Guest Column

Honoring Our Nation's Caregivers

By Kathy Greenlee

Ten years ago, the National Family Caregiver Support Program (NFCSP) was created to help our nation create systems of support for family members caring for their loved ones. In the development of the legislation, then-Assistant Secretary for Aging Jeanette Takamura heard from caregivers from across the nation who shared their personal experiences in caring for their loved ones at home and in the community for as long as possible...continued

Today's Caregiver magazine - Digitial Edition

September/October Issue


Diet and Nutrition Tips

Make dining social. Elderly people often fail to eat well because they don't like to eat alone.

Take notice of food content in their loved-one’s home. Keep their refrigerator well stocked and watch for and remove old or spoiled food in the fridge. 

Serve finger foods or food that is already cut up. It’s easier for less dexterous hands...continued

Share your tip, advice resource or observation.



I have a 25-year-old bipolar daughter and I need help.  These are my issues:
1. I am torn between working (which I need to do to sustain us) and not leaving her at home alone.

2. I am frequently subject to her rage attacks.  I have had to call the police on several occasions.  She perceives that I think thoughts about her that I do not.  I am not trying to be critical when talking to her; I am just trying to help her make better choices. Her tendency is to have a rage attack when she is upset about the failure (or perceived failure) with a boyfriend.  She has never been able to have a valid relationship with a man, but views this as a way to gain self-acceptance.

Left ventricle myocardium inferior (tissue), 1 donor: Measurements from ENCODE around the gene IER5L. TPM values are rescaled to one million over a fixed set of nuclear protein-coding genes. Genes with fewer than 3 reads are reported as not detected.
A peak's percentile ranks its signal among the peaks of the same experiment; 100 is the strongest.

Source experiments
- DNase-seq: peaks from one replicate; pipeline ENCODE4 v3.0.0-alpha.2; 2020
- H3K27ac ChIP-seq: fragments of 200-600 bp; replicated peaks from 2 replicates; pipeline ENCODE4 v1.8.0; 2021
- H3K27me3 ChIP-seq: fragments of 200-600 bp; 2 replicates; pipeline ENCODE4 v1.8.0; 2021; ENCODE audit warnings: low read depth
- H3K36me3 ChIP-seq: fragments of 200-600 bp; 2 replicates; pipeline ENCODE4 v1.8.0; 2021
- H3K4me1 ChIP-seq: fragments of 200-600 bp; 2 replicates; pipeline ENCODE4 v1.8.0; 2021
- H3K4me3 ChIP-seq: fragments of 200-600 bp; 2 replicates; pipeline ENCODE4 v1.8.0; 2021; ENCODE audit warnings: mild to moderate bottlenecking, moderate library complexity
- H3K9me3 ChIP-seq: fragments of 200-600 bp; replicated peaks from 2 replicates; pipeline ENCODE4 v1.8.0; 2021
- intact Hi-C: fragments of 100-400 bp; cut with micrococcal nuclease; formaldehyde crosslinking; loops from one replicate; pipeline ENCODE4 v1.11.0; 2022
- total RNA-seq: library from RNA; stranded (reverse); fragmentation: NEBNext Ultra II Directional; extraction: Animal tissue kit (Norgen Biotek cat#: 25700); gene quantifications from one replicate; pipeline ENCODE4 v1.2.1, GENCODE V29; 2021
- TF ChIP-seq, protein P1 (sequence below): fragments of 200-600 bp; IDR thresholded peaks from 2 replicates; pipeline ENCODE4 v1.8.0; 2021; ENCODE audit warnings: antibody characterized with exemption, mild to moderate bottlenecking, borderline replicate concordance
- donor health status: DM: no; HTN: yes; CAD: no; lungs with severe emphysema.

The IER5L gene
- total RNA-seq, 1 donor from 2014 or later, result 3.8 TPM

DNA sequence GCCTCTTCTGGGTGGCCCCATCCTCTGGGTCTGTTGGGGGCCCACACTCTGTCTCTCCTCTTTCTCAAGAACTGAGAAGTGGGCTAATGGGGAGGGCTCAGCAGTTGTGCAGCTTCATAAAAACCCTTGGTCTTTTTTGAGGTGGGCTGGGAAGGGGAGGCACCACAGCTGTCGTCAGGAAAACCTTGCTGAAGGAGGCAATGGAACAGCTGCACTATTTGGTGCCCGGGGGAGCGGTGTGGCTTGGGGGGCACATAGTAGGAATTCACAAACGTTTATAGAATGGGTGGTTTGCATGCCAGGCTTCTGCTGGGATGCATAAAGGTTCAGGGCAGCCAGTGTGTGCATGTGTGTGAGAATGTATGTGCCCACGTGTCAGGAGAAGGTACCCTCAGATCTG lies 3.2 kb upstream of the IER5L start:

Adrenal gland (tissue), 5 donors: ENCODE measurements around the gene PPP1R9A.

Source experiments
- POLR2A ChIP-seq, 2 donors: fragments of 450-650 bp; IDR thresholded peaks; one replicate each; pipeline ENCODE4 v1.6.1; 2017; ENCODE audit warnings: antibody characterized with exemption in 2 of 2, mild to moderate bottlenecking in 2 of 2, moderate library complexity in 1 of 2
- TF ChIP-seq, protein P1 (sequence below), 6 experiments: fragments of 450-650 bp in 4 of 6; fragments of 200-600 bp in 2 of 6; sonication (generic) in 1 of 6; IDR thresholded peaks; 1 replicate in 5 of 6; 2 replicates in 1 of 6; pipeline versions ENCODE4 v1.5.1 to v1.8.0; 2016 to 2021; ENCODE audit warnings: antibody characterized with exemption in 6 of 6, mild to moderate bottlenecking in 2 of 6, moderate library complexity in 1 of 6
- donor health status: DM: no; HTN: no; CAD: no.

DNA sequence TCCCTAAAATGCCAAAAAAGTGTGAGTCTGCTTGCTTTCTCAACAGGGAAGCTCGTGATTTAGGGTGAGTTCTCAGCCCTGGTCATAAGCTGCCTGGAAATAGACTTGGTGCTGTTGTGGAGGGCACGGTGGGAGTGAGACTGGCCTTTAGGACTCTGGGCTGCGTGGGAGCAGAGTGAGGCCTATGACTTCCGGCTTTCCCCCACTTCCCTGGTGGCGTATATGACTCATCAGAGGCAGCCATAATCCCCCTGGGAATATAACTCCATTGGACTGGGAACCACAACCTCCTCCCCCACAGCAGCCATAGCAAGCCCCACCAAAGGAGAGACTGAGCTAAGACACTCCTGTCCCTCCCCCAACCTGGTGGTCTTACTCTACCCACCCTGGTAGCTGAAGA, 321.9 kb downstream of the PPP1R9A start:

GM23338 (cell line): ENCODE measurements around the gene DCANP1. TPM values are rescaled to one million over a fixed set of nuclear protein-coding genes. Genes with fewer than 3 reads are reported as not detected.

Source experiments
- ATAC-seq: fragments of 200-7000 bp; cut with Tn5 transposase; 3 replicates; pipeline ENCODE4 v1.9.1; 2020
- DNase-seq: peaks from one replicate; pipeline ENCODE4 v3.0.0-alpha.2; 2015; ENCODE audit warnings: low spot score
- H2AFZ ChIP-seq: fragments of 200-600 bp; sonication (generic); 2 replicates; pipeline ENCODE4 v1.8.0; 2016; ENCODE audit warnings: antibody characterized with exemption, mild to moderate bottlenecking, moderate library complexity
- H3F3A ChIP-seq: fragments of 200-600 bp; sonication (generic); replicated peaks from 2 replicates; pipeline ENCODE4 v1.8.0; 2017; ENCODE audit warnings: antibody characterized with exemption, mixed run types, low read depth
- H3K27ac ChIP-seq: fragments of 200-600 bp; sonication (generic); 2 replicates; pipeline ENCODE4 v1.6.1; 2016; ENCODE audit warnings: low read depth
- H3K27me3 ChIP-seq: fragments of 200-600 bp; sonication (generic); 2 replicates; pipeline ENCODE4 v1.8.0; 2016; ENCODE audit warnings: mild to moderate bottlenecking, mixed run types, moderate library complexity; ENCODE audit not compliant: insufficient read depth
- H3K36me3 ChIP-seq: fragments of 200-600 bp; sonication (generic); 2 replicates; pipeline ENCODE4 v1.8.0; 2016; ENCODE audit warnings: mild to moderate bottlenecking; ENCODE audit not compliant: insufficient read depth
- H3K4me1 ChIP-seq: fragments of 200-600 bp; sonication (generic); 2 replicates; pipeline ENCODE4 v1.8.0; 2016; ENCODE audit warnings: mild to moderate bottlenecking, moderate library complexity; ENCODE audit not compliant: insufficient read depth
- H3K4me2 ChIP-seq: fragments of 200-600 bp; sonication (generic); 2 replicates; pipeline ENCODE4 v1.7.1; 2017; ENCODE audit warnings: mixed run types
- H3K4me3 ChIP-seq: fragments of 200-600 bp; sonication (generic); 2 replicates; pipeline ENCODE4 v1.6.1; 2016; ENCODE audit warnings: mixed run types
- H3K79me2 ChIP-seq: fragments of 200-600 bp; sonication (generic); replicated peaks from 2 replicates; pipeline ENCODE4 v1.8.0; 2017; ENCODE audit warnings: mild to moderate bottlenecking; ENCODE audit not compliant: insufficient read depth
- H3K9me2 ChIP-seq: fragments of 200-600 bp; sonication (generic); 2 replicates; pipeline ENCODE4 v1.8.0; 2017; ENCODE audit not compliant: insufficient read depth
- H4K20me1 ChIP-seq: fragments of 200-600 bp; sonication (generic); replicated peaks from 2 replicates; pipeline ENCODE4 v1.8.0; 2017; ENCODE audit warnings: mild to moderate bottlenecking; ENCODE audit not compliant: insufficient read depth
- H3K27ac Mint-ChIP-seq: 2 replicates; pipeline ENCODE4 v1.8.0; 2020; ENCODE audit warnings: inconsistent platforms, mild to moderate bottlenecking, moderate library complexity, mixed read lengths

It is significant that my daughter's rage attacks are only directed at me as her primary caregiver, her older sister (who does not spend as much time with her), and perhaps a boyfriend—those she feels safe with. Outside of the home, she is like a mousevery unassertive, quiet, and has difficulty trusting people enough to make friends. She spends a good deal of time on Facebook with people she barely knows or has never met.